Art Student Creates Game to Educate Players on Food Waste and Sustainability
Posted Dec 16, 2022
By Kailey Mishler ’24
When the students enrolled in Art 1150: Design 3D were challenged to create a board game based on social issues and problems, Rachel Malek, a freshman art and psychology major, was immediately drawn to the environmental effects of food production. For her project, she created a game focused on food waste.
“I’ve always been interested in sustainability and recycling. I was inspired to make this game because being zero waste is really hard, but I think teaching people about certain food groups might help people better understand the choices that they make when shopping or throwing their food away,” said Malek.
Malek’s board game is called “Let’s Taco ‘Bout Food Waste.” It’s a four-player game where each player has their own lunch tray-styled game board. Each game board has sections that are proportionate to reflect a balanced meal. The game is played with chips that have pictures of certain food on them, and they are color-coded to fill certain spots on the players’ boards. There are four different types of chips for each food group: vegetables, protein, fruit and whole grains.
As players take their turns, they choose a chip. On the back of each chip are “trash points” that are correlated based on the environmental impact of the food. The higher the points, the worse the environmental impact of the food. Malek even includes a small description on the back for players that explains why the food is ranked higher or lower. This is in hopes that players will learn more about each food group and try to improve their food decisions as the game progresses.
Malek gave the example that salmon is ranked as a six because it contains certain chemicals that contaminate water and hurt biodiversity. She also explained that mushrooms are ranked a zero because they are natural decomposers and actually help the environment. Players take turns until they have 12 total chips on their game board. The winner is the player with the least amount of ”trash points”.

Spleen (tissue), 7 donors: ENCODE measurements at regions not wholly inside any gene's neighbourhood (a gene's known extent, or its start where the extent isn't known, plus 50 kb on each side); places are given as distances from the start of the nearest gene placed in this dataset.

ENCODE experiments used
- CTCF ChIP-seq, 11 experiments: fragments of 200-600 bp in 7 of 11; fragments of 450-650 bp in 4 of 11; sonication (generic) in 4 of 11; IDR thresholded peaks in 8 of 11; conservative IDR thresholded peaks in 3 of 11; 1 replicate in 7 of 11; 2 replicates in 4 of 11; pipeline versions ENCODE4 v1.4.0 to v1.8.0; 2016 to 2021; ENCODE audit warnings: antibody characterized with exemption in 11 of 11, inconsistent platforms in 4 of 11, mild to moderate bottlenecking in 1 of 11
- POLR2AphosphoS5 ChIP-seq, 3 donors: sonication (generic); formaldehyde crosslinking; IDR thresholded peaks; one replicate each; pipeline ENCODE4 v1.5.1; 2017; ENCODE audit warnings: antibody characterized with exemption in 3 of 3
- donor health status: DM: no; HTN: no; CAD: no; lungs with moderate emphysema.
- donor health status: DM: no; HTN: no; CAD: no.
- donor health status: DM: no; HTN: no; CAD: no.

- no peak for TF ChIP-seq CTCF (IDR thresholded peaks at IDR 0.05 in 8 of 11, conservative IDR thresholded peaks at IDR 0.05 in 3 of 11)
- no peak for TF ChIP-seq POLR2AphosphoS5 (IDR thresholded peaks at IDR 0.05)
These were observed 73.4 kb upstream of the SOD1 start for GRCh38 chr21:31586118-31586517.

While creating this game, Malek learned a lot about food waste and sustainability.
“I learned a lot about each food. Even healthy foods that we eat all the time because they’re good for us, are actually not good to grow all the time,” said Malek. “I found out that for a lot of these healthier foods, there’s a lot of fertilizer that goes into production.”
Multiple people have already had the opportunity to play this game. Malek’s Design 3D class has played it, as well as members of the Promise House at their vegan Friendsgiving event. Malek explained what it’s like seeing her game played first-hand.
“Watching people play is interesting because they’ll generally pick what they eat during the week. I hope they realize what choices they make that are sustainable. I think it helps to learn which of the foods you’re choosing are actually good, and which you might want to cut back on,” said Malek.